By Asmau Ahmad
The World Health Organisation (WHO) described the prevailing tobacco epidemic as one of the biggest public health challenges the world has ever faced, noting that annually, it kills over eight million people globally.
WHO Regional Director for Africa, Dr Matshidiso Moeti, said this in her message to commemorate the ‘World No Tobacco Day,’ which is celebrated every May 31.
She said that the world health body joined the rest of the international community to commemorate the 2023 event with the theme, ‘Grow food, not tobacco.’
Dr Moeti said that the theme aimed at raising awareness about alternative crop production and marketing opportunities for tobacco farmers and encouraging them to grow sustainable, nutritious crops.
According to her, the theme also seeks to expose the tobacco industry’s efforts to interfere with attempts to substitute tobacco growing with sustainable crops, thereby worsening the global food crisis.
“It calls on all of us to explore how food and agricultural policies make adequate nutritious food and healthy diets available while reducing tobacco production,’’ she added.
According to her, Africa is experiencing an increase, noting that for instance, the number of adult smokers increased in the WHO African Region from an estimated 64 million in 2000 to 73 million in 2018.
“The tobacco industry’s strong marketing campaigns and increased tobacco product production are also contributing factors to this,” she said.
Moeti appealed to tobacco-growing countries in the Africa Region to step up the implementation of Articles 17 and 18 of the WHO Framework Convention on Tobacco Control (WHO FCTC).
According to her, such can be done by enacting legislation, developing, and implementing suitable policies and strategies, and enabling market conditions for tobacco farmers to shift to growing food crops.
She said such would also help their families with a better life while enhancing the protection of the environment and the health of people.
“With such action, we will be growing food, which our populations need, not tobacco,” Moeti added.
According to her, the commemoration provides the opportunity to highlight the dangers associated with tobacco use and exposure to tobacco smoke.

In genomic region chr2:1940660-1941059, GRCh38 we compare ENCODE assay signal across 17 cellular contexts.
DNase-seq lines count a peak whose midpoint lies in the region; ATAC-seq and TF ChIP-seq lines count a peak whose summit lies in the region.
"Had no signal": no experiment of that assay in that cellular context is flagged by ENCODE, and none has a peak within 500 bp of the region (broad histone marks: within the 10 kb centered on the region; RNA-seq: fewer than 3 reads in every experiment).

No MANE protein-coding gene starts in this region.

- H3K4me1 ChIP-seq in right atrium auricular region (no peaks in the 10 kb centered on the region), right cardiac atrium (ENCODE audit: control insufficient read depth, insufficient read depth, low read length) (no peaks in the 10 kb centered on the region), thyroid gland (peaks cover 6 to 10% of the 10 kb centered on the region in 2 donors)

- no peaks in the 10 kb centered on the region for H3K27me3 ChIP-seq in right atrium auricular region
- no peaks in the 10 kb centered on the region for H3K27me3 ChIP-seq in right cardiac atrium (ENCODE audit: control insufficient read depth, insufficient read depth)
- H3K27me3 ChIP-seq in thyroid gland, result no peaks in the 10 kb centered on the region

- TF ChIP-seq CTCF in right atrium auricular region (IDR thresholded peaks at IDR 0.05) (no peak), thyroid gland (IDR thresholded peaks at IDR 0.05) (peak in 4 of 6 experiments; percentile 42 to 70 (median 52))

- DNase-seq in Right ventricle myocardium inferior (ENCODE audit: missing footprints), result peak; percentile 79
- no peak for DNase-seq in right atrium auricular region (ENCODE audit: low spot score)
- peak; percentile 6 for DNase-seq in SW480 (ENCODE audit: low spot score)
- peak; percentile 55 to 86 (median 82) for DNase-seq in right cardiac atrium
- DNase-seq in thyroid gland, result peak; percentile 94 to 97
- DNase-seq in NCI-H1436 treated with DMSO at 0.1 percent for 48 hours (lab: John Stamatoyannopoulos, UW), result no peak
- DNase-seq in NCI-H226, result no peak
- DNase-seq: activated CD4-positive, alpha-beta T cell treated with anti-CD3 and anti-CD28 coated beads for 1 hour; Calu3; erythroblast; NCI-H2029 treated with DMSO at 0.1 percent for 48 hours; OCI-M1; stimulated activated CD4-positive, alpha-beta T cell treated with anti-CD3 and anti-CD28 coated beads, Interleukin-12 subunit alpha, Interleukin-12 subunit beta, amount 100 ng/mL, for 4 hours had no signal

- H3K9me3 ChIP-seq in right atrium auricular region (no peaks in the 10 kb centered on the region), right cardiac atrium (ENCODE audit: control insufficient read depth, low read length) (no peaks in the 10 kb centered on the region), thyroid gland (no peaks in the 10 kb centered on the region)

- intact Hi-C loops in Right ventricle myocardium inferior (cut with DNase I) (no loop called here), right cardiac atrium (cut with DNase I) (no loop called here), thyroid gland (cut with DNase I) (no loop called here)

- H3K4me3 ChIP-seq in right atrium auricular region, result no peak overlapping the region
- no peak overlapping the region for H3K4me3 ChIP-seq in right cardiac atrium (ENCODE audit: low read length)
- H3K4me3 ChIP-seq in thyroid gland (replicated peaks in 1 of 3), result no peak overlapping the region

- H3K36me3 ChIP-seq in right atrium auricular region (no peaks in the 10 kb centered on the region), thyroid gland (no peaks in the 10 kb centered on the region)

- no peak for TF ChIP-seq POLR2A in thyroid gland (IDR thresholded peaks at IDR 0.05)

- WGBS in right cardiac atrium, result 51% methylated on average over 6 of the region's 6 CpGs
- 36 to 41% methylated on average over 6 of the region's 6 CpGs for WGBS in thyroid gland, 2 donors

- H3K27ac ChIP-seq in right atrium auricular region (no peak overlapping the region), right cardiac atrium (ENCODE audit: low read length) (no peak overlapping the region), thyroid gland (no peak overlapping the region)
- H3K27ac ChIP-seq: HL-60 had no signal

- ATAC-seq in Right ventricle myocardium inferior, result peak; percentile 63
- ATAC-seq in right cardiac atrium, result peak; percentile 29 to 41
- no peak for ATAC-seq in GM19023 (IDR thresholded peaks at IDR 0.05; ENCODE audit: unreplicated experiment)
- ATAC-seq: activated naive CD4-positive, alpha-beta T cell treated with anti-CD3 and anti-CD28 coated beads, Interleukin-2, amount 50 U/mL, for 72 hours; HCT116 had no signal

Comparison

Moeti said it was also an occasion to renew advocacy for effective policies to halt the tobacco epidemic and its impact on individuals, societies, and nations.
She said that tobacco growing and production exacerbates nutrition and food insecurity.
“Tobacco farming destroys the ecosystems, depletes soils of fertility, contaminates water bodies and pollutes the environment.
“Any profits to be gained from tobacco as a cash crop may not offset the damage done to sustainable food production in low- and middle-income countries.
“Nearly 828 million people are facing hunger globally. Of these, 278 million (20 per cent are in Africa.
“In addition, 57.9 per cent of people in Africa suffer from moderate to severe food insecurity,” she said.
Moeti said that such action would jeopardise the region’s attainment of SDG 2, which aims to end hunger, achieve food security and improved nutrition, and promote sustainable agriculture.
She said that the intensification of the major drivers behind recent food insecurity and malnutrition trends, such as conflict, climate extremities, and economic shocks, further compounds the situation.
According to her, concerted actions are essential, so everyone will have enough food.
She said the Africa faced a grave challenge in food and nutrition security imposed by the increasing tobacco farming in the region.
According to her, available data shows that while the area under tobacco cultivation decreased by 15.7 per cent globally in Africa it increased by 3.4 per cent from 2012 to 2018.
“During this period, tobacco leaf production globally reduced by 13.9 per cent however, it increased by 10.6 per cent in Africa.
“In recent years, tobacco cultivation has shifted to Africa because of a regulatory environment that is more favourable to the tobacco industry with increasing demand for tobacco.
“WHO is working with Member States and other partners to assist farmers in shifting from tobacco growing to alternative crops.
“In the last two years, an initiative in Kenya has assisted over 2000 tobacco farmers to turn to alternative crops.
“This has resulted in improved food and nutrition security, increased income for farmers, healthier farming activities as well as environmental rehabilitation,’’ she said.
Moeti noted that expansion of such initiative should be encouraged for all tobacco-growing countries in Africa.